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I guess I could imagine that there was a time when accidentally disconnecting the monitor would have been catastrophic, though I don't see that being the case today.

Is it just a legacy holdover that they are still secured with screws?

Also, why is it that the video connection is really the only one that is still secured this way? It seems like the power cable would be a better candidate to be secured with screws. That really could be catastrophic.

In the end, the reason this question occurred to me is that I've never had a video cable come out when not screwed in, so why the significant security?

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closed as not constructive by Nifle, Breakthrough, Dave M, 8088, BBlake Dec 13 '12 at 17:56

As it currently stands, this question is not a good fit for our Q&A format. We expect answers to be supported by facts, references, or expertise, but this question will likely solicit debate, arguments, polling, or extended discussion. If you feel that this question can be improved and possibly reopened, visit the help center for guidance.If this question can be reworded to fit the rules in the help center, please edit the question.

Serial uses screws. Parallel uses screws on one side and clips on the other. external SCSI uses clips. All from the same time area. So I do not think it is specific to monitors. Oh, on many servers power is locked in place, just no on el-cheapo consumer computers. Which might be the same reason why this is lacking on modern display port plugs. – Hennes Dec 13 '12 at 14:01
@Hennes, You're right of course. I remember the various SCSI clips and screws well. I'd forgotten. Perhaps the nature of the D-sub connector lent itself to extra security. – JoshP Dec 13 '12 at 14:06
When I was a surveyor, we were told to never never never screw in the screws on the connector cables. Accidentally knocking out a cable might be bad and result in lost data, but accidentally pulling the whole instrument over because a snared cable wouldn't come out was very bad. – KennyPeanuts Dec 13 '12 at 15:47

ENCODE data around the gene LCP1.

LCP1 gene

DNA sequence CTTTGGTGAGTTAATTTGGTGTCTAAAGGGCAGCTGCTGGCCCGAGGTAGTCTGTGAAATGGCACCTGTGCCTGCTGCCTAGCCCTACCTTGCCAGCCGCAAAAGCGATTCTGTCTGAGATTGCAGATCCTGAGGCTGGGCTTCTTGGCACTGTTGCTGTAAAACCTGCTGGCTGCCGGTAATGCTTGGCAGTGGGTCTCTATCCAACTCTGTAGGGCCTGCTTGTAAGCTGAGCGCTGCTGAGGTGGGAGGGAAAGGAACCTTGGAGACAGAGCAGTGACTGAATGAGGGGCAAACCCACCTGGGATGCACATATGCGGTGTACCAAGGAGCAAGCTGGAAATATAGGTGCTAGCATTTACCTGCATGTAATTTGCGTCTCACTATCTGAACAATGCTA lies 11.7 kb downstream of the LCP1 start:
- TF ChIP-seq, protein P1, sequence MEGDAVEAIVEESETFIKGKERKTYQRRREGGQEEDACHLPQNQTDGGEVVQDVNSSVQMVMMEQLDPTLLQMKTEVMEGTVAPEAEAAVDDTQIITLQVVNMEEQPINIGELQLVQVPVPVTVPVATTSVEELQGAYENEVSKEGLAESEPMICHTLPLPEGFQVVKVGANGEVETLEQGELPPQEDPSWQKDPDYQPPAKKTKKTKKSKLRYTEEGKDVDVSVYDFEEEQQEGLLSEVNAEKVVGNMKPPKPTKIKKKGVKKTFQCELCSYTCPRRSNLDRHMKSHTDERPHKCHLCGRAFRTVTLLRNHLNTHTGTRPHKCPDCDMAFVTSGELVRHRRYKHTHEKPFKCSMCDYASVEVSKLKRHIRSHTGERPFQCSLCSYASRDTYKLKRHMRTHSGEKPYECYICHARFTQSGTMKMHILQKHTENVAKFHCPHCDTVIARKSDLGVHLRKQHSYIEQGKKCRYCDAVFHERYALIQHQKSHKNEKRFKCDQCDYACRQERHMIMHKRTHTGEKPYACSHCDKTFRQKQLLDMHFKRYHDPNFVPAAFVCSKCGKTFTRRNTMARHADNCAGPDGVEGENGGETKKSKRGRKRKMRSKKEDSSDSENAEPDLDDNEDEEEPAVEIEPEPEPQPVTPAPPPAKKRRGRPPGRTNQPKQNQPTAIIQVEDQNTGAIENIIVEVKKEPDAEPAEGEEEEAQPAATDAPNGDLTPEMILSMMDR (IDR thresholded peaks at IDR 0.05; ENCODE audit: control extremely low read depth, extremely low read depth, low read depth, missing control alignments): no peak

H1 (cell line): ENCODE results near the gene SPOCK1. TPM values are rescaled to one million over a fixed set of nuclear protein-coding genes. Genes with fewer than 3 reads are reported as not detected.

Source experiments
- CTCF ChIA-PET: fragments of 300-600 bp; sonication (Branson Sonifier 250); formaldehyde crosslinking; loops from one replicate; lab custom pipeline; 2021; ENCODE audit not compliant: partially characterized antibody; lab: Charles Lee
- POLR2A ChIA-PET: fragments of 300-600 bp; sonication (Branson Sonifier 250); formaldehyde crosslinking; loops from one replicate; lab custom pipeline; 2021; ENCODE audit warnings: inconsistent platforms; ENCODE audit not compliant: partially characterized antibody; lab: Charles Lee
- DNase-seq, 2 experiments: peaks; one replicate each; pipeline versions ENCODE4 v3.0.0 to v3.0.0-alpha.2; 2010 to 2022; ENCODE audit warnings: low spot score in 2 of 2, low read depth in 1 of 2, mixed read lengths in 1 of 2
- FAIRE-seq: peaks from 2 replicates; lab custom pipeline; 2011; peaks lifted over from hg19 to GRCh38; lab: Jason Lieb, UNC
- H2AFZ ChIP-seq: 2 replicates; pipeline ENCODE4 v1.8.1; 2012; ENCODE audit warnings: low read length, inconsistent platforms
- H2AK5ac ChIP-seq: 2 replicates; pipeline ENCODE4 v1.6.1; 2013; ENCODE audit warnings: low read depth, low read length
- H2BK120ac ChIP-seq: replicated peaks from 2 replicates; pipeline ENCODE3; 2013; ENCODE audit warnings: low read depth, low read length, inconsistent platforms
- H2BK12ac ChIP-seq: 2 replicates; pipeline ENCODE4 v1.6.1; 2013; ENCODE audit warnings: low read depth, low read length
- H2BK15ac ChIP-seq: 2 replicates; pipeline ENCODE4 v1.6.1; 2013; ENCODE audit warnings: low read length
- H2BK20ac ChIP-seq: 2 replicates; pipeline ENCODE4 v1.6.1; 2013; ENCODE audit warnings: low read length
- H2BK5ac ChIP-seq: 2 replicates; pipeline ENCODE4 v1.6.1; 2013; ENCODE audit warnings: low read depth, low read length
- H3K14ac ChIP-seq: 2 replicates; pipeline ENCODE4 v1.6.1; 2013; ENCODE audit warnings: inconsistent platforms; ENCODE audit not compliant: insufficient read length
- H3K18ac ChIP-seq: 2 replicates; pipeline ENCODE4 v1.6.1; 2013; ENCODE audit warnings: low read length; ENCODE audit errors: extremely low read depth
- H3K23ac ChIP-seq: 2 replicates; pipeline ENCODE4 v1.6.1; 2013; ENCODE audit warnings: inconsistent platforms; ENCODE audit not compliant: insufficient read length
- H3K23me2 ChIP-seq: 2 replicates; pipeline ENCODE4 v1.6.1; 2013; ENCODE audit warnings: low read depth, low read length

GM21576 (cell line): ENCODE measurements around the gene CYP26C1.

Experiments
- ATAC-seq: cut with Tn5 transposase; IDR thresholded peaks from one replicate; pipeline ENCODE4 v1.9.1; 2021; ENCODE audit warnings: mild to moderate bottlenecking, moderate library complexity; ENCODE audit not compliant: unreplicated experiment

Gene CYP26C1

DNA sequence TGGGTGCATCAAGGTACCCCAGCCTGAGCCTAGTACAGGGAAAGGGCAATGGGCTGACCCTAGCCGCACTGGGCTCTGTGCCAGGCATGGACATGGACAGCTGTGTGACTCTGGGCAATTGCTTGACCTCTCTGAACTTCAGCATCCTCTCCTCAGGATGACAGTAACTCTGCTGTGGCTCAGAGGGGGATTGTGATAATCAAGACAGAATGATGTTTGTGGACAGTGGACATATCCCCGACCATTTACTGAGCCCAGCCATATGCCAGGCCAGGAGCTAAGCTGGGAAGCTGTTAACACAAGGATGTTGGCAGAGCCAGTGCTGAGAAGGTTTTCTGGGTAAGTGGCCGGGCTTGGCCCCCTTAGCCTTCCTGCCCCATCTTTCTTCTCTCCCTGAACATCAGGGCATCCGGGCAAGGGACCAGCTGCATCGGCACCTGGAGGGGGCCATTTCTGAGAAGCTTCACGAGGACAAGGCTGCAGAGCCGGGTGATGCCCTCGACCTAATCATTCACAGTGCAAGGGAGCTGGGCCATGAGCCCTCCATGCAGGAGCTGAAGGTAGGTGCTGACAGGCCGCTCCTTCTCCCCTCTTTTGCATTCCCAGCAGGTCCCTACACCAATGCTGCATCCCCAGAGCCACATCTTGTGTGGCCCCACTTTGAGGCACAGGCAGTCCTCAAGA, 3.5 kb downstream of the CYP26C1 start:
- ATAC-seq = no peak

I'm surprised this question has been criticized, because as the answers clearly show, this question is constructive enough. I wondered the same and now got my answers. I understand this site is not a forum but still, debates can be the way to construct good answers, when multiple explanations exist BUT are not speculation-based or opiniated. – Irving Poe Dec 28 '14 at 14:34
up vote 7 down vote accepted

Also, why is it that the video connection is the only one that is secured this way? It seems like the power cable would be a better candidate to be secured with screws. That really could be catastrophic.

A power cable has to carry a significantly higher amount of current than a video connector, so the conductors in your power cable are indeed proportionally thicker. Because of this, and due to the fact that we use metal for conductors, the physical strength of a standard power cable will be significantly higher than that of a video cable connector. Furthermore, it's much easier to damage the tiny pins on a VGA/DVI connector, whereas I'm sure most people would agree it's much harder to bend/twist a power connector (save for stepping on the thing).